Colour negative film has a wide exposure latitude so you may wish to experiment with using 400 ISO or even 200 ISO. 400 will be one stop underexposed, but the printing stage can compensate to produce shots which are less grainy with better shadow details but which will lack some highlight detail. This can be partially compensated for if you tell the processing lab to "push process" your film at 800 ISO, but this will usually cost extra and for just one stop under I wouldn't bother, 200 ISO is really stretching it though and you may find that results are unacceptable unless you push process. Ultimately, it all depends upon how dark and how deep you go, but at much below 1,5m everything gets a strong blue colour cast anyway unless you use a powerful underwater strobe light mounted away from the lens axis.
Basically your camera is designed just to give you a taste of underwater photography and is very limited in what it can achieve. Even with a good specialist 35mm underwater camera such as the Sea & Sea MotorMarine II I usually find that I only have one or two usable shots on a 36 exposure roll, so if you do get the underwater photography bug then invest in a decent quality underwater digital model which accepts a proper external strobe lamp. The ratio of failed photos is similar, but at least you can review and delete them immediately without expense.
If it takes normal pictures even with the black display, your LCD display is likely shot. If photos come out black, chances are that your shutter is stuck in the closed position. Sorry, but there is no safe DIY fix for either problem The camera will require professional repair.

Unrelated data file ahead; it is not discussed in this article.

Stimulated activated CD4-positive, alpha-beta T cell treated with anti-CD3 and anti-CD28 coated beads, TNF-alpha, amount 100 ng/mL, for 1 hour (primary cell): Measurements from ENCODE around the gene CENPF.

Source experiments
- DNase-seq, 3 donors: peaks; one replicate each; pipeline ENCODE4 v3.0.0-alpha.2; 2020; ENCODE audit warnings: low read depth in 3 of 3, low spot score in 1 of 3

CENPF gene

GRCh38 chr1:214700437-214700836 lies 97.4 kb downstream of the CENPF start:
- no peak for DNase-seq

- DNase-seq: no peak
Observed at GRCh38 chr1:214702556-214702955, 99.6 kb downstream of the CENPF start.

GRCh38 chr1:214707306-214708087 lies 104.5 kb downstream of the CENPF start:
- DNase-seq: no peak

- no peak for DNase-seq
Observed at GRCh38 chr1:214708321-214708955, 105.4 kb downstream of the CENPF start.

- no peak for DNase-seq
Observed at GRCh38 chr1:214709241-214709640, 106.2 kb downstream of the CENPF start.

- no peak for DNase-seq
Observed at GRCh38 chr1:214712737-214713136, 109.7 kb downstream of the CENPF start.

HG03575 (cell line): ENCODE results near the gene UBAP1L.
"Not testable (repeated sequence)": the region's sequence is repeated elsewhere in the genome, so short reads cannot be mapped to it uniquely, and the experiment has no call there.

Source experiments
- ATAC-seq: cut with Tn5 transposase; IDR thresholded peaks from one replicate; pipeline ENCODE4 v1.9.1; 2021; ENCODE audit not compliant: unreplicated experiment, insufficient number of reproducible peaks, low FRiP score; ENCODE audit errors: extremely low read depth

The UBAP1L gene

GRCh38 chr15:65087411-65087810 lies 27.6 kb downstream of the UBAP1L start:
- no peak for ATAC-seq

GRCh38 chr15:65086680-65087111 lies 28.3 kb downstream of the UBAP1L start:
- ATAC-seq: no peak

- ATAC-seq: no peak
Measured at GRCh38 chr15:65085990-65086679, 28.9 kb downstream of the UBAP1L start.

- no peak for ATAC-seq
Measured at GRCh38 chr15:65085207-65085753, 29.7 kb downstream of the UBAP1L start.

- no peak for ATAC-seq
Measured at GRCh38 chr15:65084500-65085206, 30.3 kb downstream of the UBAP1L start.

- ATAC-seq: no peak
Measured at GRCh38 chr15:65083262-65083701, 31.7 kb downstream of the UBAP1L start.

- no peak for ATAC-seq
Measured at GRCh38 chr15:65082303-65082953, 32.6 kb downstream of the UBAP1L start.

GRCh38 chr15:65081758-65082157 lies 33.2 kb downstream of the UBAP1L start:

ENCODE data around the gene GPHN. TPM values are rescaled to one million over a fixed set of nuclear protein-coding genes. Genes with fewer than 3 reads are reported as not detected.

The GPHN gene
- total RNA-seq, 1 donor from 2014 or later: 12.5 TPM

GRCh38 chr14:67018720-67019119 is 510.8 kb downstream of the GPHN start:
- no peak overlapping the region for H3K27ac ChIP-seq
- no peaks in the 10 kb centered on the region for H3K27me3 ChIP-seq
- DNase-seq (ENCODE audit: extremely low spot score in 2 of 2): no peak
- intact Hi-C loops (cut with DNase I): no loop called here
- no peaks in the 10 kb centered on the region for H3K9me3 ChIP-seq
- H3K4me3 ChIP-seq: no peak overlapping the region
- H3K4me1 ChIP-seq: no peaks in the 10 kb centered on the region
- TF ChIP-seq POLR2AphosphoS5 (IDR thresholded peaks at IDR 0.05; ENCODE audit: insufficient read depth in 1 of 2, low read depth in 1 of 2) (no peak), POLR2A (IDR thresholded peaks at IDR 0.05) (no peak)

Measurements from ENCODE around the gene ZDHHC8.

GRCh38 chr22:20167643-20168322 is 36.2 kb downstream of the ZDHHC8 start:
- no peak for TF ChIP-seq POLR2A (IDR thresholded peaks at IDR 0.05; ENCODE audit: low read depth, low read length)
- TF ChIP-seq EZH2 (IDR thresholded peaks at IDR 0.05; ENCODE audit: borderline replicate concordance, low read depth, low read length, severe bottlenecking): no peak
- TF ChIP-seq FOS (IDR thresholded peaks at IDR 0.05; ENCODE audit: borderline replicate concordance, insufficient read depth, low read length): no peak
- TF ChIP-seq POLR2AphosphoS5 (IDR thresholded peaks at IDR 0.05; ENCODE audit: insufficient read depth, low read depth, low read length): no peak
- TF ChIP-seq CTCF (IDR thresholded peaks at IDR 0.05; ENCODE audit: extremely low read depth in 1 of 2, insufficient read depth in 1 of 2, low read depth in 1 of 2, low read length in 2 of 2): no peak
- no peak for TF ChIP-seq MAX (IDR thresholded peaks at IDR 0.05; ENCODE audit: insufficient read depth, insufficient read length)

Check to see that the camera is not in "macro" mode, which would only allow focusing at a close range, but not allow focusing at beyond about 2 meters (look for the "flower" symbol to tell you that macro is activated). Could also be an out of adjustment lens, due to impact or force. Also check to make sure it's not as simple as a dirty lens. Digital cameras are more succeptable to blurry pictures from a smudged lens than film cameras were. Of course, that wouldn't explain why close shots are OK but distant ones aren't. Probably the first two suggestions.
A panoramic photo on 35mm film is just cutting off the top and bottom. even if you can't set the camera that way, you can ask your local photo store to print any shot that way for you. Usually 2x the price of 4x6.
Still photos (what you think of as printable photos) and movies (video clips) are completely different beasts, unfortunately.
In order to extract or print individual frames within a movie, you will need some sort of movie player/editor software. Standard "photo"-oriented software won't know how to deal with video clips.